Despite the plain fact that expansion of access to renewable energy is necessary to deal with the crisis of human-caused climate change, Trump backers continue to attack these helpful new industries. In the most recent salvo, according to Electrek, a right wing group that aided Trump’s Presidential bid is now spear-heading a PR campaign aimed at damaging Tesla. The group is trying to falsely portray Tesla and the solar industry as a ‘subsidy hog.’ But the group mentions nothing of the massive subsidies going to fossil fuel corporations and to related oil, gas, and coal extraction. The group’s leader, Laura Ingraham, is a Fox News host and is likely acting to protect oil, gas and coal subsidies from a more appealing and less environmentally harmful energy industry competitor. And because groups like the ones fronted by Ingraham have come to prominence by riding in on Trump’s coat-tails, we can expect more and more of the same.

Business Leaders Plead With Trump, But Policy Looks Bad as Bad Can Be

But it’s not just an issue of Trump and his backers targeting Tesla. It’s an issue of Trump vs the sentiment of a major subset of the U.S. business community.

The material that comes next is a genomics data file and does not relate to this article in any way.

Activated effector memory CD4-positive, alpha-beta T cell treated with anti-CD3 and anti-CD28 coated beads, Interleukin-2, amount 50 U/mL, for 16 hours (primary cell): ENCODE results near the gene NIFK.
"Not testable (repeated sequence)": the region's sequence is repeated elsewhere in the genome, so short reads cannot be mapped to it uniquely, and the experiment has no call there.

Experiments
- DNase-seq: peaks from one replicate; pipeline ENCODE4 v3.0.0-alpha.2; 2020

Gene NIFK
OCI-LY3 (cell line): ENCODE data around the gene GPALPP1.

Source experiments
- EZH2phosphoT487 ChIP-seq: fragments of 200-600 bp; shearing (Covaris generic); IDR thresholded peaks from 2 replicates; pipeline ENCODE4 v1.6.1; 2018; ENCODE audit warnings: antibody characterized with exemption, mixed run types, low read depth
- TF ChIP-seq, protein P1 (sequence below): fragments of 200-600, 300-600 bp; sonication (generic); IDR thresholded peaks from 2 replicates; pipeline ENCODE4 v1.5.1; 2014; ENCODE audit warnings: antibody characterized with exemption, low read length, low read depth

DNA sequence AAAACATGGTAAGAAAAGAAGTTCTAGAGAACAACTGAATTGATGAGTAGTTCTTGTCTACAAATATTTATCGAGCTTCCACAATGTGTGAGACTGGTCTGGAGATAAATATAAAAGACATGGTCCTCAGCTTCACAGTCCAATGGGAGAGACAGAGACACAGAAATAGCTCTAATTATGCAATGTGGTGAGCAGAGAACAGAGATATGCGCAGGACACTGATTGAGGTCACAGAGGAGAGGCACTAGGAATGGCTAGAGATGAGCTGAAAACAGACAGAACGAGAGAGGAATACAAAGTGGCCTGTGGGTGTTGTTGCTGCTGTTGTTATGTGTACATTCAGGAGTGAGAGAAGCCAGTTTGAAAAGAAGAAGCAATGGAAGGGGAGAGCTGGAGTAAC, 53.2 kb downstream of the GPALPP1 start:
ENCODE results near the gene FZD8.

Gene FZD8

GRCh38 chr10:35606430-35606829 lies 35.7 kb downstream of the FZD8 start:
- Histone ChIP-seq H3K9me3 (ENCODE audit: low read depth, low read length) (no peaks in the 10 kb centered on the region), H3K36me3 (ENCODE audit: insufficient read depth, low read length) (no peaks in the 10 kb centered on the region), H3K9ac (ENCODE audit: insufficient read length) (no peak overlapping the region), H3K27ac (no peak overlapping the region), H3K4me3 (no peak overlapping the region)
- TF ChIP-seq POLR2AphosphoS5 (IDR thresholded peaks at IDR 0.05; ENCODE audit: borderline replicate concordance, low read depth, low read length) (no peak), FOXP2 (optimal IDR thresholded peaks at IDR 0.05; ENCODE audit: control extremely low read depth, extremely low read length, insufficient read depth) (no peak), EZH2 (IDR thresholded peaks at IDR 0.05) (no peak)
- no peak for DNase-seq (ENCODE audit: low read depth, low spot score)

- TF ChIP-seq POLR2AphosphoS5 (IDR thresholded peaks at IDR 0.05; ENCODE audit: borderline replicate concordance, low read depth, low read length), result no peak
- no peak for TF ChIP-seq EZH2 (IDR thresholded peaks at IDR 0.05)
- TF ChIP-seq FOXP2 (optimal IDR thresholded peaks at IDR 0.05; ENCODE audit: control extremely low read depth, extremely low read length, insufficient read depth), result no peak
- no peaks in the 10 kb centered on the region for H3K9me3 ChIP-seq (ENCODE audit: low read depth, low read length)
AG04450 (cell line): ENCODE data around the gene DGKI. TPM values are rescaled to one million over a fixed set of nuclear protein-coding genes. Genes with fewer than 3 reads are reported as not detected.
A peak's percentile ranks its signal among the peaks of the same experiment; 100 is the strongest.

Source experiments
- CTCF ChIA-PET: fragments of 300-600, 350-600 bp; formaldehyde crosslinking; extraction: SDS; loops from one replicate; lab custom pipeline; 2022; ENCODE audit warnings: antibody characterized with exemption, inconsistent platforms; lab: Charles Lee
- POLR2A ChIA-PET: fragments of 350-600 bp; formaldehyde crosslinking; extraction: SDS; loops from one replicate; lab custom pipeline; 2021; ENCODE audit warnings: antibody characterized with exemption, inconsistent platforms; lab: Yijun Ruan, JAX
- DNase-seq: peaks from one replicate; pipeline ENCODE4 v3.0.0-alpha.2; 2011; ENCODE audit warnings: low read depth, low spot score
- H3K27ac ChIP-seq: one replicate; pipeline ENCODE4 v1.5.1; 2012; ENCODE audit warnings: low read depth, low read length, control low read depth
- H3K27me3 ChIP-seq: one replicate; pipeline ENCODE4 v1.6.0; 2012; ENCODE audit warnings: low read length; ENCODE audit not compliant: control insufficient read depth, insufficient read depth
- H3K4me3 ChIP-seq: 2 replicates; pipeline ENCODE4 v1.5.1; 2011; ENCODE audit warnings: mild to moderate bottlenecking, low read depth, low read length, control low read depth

Last week, 365 major U.S. businesses issued an open letter asking Trump to support policies that confront climate change like the Paris Climate Summit. Businesses that included icons like Mars Candy, Nike, IKEA, Intel, Dannon, Dupont, and Hilton were among the signatories. And these industries together represent a huge interest group. One that supports the low carbon and carbon nuetral economy that companies like Tesla are helping to build. So the question is — will Trump turn a deaf ear to a whole segment of the American business community just to defend the interests of the damaging and fading fossil fuel industry (supposing the alternative is the highly unlikely event in which Trump, like Dr. Seuss’s Grinch, undergoes a miraculous change of heart).

Add in the fact that Trump’s cabinet is full of climate change deniers like Myron Ebell — who was the big voice supporting the fake argument that ‘global warming is a hoax’ — and we get the general picture of an Admistration that is hostile to both renewable energy and to the global effort to confront climate change. That is deaf to rational arguments by global political and industrial leaders. And such a brazen failure to engage on an issue that impacts pretty much everyone is the kind of lack of leadership that comes to the U.S. at the absolute worst possible time.